First Despair Then Hope

Nov 04, 2011

A Meditation on Matthew 24:1-14

Hope! There is joy, anticipation and longing in our hopes. The disciples had hope … hope that Jesus would set up the Kingdom. A few days earlier, he arrived in Jerusalem to a humble king’s welcome on a path strewn with coats and palm branches accompanied by shouts of praise saying, “Hosanna to the Son of David … Hosanna in the highest.” (Matt. 21:9)

Hope reigned. Anticipation of all of Israel’s longings pulsated through their souls. Then hope began to unravel. First, Jesus cleansed the temple creating irreconcilable rejection and distain from the religious authorities whose turf he trampled. Then he publicly fileted the scribes and Pharisees’ character, motives, values and heart revealing their utter emptiness, corruptness, spiritual abuse and manipulation of God’s people.

There is no harsher way to humiliate religious leaders. The disciples intuitively knew that things were not going well. Someone tried to redeem the situation by pointing out the glorious temple but Jesus said it will be torn down. Despair was thick.

Wanting to return to hope, the Twelve asked a reasonable question. “Tell us when will these things happen and what will be the sign of your coming and of the end of the age?” (Matt. 24:3) In their hearts, they seemed to know now was not the time. But they wanted hope and wanted to know.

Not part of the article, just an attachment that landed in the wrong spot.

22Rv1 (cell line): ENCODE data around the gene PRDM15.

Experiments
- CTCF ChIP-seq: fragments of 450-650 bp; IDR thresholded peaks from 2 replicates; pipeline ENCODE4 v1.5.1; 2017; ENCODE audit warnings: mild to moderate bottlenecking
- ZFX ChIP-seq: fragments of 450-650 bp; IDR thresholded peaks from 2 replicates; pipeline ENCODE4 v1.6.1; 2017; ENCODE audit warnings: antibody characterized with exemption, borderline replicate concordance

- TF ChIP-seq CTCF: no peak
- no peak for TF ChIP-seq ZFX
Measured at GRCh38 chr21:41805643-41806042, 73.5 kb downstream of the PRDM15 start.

“And Jesus answered….” There is hope in these words. Jesus left no doubt that He is coming and that there is an end to this age. Then He answered their question thoroughly (Matt. 24:4 – 25:46).

Matthew the tax-gatherer had a distained profession before following Jesus. His profession required great memory, abilities with a form of shorthand to record tax assessments and an ability to intuit important events (for the possibility of gathering taxes from the opportunity, of course). Matthew somehow knew to record this conversation. Humanly speaking, we owe much to Matthew’s talents and diligence.

Matthew recorded what Jesus said:

False teachers will come in Jesus’ name saying, ‘I am the Christ’.

Result: many mislead.

  • There will be wars and rumours of war.
  • Admonition: don’t be frightened. 
  • Nation will rise against nation. There will be famines and earthquakes. 
  • Perspective: this is just the beginning.


  • You will be delivered to tribulation; they will kill you and you will be hated by all nations because of my name.
  • Many will fall away, betray one another and hate one another.
  • Many false prophets will arise and mislead many.
  • Most people’s love will grow cold.

How could there be more despair than in this list? Where is the hope?

Hope begins to bud in the admonition to “endure” (v13). Then hope blossoms (v14). There is an end. It ends, Jesus said, when “...this gospel of the kingdom shall be preached in the whole world as a testimony to all the nations.”

“Then the end will come,” Jesus says. The King of Kings will come! Jesus will reign forever and ever! There is hope in Him. “And in His name the Gentiles will hope.” (Matt. 12:21)

In the midst of adversity and despair there is hope. Hope’s name is JESUS. Maranatha.

Stacy Rinehart